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I need to be able to handle data that can look like:

set setting1 "bind button_x +actionslot1;bind button_y \" bind button_x +stance \" "

bind button_a jump

set setting2 1 1 0 1

toggle setting_3 " \"value 1\" \"value 2\" \"value 3\" "

These are what some of the commands for the console of a game look like, and I'm trying to write an emulator of sorts that will interpret the code the same way the game will.

The first thing that comes to mind is regex, but I'm not sure it's the best option. For example, when matching for the value of a setting, I might trying something like /set [\w_]+ "?(.+)"?/, but the wildcard matches the ending quote because it's not lazy, but if I make it lazy, it matches the quote inside the value. If I make it greedy and stop it from matching the quotes, it won't match the escaped quotes in the values.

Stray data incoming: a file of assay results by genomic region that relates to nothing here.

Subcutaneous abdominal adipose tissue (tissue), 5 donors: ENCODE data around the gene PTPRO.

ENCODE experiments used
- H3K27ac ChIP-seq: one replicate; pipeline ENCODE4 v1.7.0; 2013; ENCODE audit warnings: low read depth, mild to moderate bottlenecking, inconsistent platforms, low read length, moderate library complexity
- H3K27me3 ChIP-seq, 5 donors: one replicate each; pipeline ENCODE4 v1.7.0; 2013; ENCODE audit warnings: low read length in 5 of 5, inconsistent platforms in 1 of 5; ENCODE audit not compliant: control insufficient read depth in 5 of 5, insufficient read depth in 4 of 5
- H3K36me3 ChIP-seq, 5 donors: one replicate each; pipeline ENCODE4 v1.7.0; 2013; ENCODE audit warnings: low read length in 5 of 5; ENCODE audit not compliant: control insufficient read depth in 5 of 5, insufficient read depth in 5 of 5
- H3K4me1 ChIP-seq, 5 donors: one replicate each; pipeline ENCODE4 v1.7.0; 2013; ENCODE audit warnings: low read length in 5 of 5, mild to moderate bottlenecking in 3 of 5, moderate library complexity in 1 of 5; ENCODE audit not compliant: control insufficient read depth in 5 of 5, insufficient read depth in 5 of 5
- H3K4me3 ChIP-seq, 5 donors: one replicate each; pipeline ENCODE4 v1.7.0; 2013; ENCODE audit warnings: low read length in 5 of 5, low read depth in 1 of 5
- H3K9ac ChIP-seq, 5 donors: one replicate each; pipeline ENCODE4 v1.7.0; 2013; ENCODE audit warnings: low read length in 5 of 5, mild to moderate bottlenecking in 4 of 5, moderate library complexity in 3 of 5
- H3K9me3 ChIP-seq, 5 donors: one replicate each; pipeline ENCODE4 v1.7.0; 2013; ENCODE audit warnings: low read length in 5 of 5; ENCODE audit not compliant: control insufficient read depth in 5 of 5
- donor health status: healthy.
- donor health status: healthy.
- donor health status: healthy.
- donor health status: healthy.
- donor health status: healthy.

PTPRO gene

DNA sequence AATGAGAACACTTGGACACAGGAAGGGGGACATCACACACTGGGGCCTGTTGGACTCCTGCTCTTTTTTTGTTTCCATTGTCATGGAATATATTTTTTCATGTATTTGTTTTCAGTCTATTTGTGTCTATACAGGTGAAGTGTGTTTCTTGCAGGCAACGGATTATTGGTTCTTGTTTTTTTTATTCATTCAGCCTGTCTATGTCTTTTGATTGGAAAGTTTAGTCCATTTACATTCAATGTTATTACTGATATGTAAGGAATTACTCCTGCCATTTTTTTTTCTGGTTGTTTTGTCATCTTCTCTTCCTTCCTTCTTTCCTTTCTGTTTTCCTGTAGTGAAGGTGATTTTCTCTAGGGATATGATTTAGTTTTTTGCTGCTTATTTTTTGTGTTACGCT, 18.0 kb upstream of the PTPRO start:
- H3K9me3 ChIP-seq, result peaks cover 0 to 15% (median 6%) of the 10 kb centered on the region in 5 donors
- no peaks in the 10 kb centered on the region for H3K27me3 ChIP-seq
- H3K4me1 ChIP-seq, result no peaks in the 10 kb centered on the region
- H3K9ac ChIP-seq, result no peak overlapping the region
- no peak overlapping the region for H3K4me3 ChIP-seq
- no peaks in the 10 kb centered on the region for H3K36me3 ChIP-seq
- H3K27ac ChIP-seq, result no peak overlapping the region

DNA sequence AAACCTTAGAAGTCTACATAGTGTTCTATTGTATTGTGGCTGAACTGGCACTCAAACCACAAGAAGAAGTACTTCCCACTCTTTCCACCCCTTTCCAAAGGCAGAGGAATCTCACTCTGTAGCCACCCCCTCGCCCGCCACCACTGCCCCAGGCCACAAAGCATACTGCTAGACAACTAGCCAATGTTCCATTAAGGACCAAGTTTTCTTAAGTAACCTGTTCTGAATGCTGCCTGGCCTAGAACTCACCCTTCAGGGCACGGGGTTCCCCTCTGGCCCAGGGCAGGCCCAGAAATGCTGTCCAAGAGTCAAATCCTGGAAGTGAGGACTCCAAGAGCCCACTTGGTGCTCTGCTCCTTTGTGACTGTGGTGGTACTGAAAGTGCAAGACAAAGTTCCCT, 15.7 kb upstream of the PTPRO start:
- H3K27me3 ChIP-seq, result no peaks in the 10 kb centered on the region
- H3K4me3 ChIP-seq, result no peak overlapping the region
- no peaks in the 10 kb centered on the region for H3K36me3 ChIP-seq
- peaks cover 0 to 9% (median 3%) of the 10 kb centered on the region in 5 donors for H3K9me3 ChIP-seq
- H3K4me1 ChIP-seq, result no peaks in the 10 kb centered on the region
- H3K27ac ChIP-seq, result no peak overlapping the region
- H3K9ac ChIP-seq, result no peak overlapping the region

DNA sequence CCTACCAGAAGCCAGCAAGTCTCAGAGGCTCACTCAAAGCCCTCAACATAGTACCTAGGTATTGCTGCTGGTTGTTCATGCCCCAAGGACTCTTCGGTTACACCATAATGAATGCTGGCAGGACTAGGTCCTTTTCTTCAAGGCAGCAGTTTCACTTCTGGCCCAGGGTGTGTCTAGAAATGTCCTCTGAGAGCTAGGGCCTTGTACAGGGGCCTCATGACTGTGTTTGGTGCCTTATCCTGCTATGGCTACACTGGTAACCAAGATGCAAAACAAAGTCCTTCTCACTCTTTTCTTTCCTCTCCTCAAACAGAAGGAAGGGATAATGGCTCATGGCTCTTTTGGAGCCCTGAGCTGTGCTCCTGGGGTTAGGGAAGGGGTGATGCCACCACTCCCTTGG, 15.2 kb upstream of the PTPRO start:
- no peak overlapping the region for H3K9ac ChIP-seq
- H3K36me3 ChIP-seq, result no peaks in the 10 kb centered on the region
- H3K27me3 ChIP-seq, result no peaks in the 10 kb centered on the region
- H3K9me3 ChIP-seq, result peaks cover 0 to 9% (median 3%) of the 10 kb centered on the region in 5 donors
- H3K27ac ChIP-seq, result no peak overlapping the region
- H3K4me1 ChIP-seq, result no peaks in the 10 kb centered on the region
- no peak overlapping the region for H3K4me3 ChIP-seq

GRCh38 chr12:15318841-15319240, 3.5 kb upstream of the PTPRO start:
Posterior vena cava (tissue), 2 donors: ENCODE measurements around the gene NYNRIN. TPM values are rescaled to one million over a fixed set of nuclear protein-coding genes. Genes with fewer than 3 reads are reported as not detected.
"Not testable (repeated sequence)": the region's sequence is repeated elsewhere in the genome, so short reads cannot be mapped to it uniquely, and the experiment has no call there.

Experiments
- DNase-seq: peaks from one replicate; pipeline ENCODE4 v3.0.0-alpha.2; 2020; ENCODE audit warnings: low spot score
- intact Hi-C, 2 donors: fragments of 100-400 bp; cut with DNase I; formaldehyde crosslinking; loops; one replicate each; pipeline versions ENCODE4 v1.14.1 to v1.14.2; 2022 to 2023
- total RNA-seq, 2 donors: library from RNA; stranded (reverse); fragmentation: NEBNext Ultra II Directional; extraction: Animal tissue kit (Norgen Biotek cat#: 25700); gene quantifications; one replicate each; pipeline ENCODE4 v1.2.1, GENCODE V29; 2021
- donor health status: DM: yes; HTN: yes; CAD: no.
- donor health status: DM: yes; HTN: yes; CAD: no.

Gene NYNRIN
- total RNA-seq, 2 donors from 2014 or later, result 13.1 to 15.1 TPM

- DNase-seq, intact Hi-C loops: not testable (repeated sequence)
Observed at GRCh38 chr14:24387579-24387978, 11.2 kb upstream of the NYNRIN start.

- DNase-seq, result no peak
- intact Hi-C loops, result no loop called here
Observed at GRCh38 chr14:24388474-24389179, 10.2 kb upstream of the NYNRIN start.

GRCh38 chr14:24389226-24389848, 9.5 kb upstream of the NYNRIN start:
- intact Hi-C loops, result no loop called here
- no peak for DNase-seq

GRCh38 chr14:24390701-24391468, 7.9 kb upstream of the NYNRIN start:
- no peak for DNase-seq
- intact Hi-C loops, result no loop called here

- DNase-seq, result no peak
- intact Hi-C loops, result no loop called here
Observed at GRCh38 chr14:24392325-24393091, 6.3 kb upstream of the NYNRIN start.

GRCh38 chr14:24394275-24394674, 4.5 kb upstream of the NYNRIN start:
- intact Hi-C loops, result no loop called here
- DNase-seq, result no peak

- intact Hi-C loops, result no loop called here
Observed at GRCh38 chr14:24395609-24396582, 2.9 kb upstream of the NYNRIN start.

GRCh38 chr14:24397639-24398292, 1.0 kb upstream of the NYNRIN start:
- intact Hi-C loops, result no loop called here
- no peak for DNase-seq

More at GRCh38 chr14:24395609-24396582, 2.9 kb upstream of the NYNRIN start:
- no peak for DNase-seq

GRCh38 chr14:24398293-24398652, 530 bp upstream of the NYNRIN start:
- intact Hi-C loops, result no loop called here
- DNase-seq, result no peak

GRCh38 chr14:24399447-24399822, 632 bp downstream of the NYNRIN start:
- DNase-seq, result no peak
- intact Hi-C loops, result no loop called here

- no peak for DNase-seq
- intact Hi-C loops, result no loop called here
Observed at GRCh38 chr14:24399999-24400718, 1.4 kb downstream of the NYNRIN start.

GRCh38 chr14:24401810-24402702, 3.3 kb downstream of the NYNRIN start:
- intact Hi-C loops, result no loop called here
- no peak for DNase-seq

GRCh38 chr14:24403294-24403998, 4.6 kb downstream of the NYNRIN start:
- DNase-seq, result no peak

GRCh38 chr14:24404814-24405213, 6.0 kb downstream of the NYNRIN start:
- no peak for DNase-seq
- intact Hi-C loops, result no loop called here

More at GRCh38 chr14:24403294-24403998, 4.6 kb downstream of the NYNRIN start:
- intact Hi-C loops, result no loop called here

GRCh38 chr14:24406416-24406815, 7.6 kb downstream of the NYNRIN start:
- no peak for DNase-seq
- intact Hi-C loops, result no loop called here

Even if there are possible regex solutions, they seem like the wrong option. I had asked before about how programs like Visual Studio and Notepad++ know which parentheses and curly braces matched, and I was told there was something similar to regex in some ways but much more powerful.

The only other thing I can think of is to go through the lines of code character by character and use booleans to determine that state of the current character.

What are my options here? What do game developers use to handle console commands?

edit: Here's another possible command which strongly deters me from using regex: